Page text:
Paolo: can we have more than one attribute in xml:lang? If not, we need another attribute. Richard: you could, in principle have multiple values in xml:lang, but I strongly discourage that, in order to align with other specs. xml:lang may serve as a default Kris: xml:lang describes the content, but it should not be overloaded with additional meaning, giving instructions to the TTS. It should be another attribute with extra semantics. Dan: yes, there is a need to distinguish between written and spoken attributes. Max: xml:lang would then be not used Paolo: no, we need both as hints to the TTS. Today isn't clear. Géza: suggest <voice lang="...">...</voice> Oumayma: you can create a synthesizer for all languages, and SSML should support that. Przemysław: it's very hard Géza: don't forget the problem with "unknown" Paolo: just checked, and found that xml:lang is required on <speak>. I suppose that "unknown" would be handled with no xml:lang GézaK: doesn't work with subparts that we want to mark unknown. Richard: xml:lang could be empty "", it may mean "unknown" or "this is not a language", not sure. ISO-639 has an "unknown" tag, I should check. In principle you can have unknown anyway. Dan: whichever way, then if there is an existing way, then we can use it GézaK: worth mentioning in the spec, though. Kazuyuki: language specification can affect both SSML and PLS. Is it interesting to specify separately in PLS, i.e. select PLS. GézaK: each PLS has one language, so there could be a selection according to the language specified in the SSML instance. Richard: but lexicons are specified at the top of the SSML document. e.g. <speak xml:lang="en"> The French word for chat is <xml:lang="fr">chat</xml:lang></speak> Paolo: you can have 2 lexicons after <speak>: english.pls and French.pls. Problem is that the engine has to load both to know the lexicon languages. [dan reads from SSML spec about lexicons] GézaK: if there isn't a French "chat" in the lexicon, then you should use the English "chat" Dan: if you had en-GB and en-US in the lexicon, which one do I use if I get lang="en" ? So the matching is not simple. We could specify on language, but the lower parts (region/dialect) is up to the processor. Oumayma: in written text, foreign words can be in italics or surrounded by quotation marks. That provides hints that the output may sound strange. Dan: but not necessarily, e.g. internet, webcast, iPod, etc. in German. Richard: coming back to question Nixon: we don't have to be so specific, just a tag marking as "alien" and let the processor handle it. Going back to "unknown". Przemysław: you may also find "chat" and in 2 lexicons. Max: if you have in English: "tonight we're showing <<la vita e bella>> and <<les quatre-cent coups>>". Do you use different normalisation rules for each foreign language part? Przemysław: yes. Chris: arguing for synthesizer to find the best way of pronouncing the best way to pronounce a word. Easy in Greek, because you can easily find out foreign words with the scripts. Dan: just like "foreign" Richard: doesn't apply to all languages. Dan: synthesizing: people want to avoid changing voice when they want to change language. You want a piece to be spoken in some different way. In what way do you want to be spoken in a different voice (which could be the same speaker...) Géza: 3 ways. 1. phonemes, 2. prosody, 3. accent. So far we haven't said anything about 2, we haven't separated 1 and 2. Dan: sometimes you don't even want to pronounce film titles, in widely different languages you'd just translate. Jerneja: movie titles aren't the best examples: people's names are most important. You can't skip or translate them.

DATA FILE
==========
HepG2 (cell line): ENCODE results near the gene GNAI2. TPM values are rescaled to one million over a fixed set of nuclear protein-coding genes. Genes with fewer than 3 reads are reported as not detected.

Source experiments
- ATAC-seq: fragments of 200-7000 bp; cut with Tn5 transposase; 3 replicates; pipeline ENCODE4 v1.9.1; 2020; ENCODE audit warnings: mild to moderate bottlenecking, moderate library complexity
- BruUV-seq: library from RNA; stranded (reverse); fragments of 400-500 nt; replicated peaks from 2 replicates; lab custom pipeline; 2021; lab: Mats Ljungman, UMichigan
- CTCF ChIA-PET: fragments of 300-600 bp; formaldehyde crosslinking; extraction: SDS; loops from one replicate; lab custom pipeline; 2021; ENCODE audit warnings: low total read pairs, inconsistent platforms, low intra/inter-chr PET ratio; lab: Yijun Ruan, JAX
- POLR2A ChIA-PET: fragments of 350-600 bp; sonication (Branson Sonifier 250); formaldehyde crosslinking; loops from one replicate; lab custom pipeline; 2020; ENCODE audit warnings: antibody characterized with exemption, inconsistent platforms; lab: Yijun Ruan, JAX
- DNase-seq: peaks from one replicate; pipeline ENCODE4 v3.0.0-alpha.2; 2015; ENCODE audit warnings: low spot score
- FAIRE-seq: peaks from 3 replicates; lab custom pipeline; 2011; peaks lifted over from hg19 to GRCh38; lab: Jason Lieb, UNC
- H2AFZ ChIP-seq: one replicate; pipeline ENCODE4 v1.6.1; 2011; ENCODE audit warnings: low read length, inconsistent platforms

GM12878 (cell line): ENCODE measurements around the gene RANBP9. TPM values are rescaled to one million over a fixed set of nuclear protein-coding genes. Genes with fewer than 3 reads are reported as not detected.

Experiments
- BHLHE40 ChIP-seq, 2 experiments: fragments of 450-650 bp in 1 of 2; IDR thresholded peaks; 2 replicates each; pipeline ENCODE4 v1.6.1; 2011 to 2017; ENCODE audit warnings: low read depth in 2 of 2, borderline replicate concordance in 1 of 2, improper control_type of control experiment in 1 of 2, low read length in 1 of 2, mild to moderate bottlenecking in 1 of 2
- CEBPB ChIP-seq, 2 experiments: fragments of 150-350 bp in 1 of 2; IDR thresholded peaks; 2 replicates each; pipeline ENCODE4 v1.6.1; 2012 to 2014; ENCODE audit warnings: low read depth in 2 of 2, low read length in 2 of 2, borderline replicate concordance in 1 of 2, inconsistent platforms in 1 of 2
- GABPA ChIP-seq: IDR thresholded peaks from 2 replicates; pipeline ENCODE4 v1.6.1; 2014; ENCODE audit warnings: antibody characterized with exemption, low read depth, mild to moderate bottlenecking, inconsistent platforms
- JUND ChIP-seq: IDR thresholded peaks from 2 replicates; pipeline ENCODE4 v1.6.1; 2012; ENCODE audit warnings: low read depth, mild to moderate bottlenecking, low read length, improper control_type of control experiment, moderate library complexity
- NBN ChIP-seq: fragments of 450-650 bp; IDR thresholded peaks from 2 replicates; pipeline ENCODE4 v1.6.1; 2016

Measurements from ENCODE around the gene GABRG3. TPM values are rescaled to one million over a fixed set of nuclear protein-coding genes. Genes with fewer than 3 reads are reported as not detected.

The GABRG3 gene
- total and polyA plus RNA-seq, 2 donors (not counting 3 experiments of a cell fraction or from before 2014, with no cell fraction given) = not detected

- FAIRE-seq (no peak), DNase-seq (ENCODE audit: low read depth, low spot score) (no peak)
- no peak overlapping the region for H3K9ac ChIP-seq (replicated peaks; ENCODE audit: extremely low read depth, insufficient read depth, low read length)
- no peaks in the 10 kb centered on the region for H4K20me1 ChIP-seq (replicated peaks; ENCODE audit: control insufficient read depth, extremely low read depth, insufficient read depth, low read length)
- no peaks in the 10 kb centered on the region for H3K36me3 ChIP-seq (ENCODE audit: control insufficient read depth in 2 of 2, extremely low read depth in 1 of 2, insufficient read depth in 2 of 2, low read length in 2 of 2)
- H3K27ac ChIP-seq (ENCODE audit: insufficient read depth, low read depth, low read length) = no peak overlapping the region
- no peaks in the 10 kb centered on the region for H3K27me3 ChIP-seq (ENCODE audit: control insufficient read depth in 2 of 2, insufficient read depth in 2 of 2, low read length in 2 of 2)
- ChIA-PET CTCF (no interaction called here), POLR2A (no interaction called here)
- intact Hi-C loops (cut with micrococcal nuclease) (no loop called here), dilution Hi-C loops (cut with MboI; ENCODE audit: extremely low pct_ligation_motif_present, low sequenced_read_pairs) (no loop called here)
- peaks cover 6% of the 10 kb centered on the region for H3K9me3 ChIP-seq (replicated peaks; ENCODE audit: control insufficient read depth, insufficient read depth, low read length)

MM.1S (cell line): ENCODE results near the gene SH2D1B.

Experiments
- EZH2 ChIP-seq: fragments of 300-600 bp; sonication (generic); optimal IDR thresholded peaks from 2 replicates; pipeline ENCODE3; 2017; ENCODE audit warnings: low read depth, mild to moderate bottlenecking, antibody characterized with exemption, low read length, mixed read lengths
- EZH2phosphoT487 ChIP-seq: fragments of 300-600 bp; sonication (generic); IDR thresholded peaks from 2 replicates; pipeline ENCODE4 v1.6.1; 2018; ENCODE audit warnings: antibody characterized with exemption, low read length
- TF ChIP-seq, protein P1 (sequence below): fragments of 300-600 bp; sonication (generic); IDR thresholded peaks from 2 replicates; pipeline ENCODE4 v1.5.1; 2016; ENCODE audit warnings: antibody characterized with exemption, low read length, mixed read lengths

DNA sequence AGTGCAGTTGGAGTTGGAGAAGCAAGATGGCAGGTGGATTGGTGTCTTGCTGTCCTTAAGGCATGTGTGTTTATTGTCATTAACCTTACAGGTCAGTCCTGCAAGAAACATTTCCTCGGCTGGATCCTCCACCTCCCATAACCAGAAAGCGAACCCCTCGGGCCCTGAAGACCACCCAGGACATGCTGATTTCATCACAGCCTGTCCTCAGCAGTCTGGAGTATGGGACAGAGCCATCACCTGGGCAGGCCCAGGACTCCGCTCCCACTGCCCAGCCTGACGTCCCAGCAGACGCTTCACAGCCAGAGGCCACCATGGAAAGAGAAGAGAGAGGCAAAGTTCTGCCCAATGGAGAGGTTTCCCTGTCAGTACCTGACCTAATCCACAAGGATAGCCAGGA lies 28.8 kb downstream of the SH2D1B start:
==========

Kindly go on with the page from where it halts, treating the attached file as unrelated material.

Topics include: vowel length identification, POS, type of emotion (mainly mentioned in attachments: SSML_A.dpf.pdf, final_Emotion.pdf)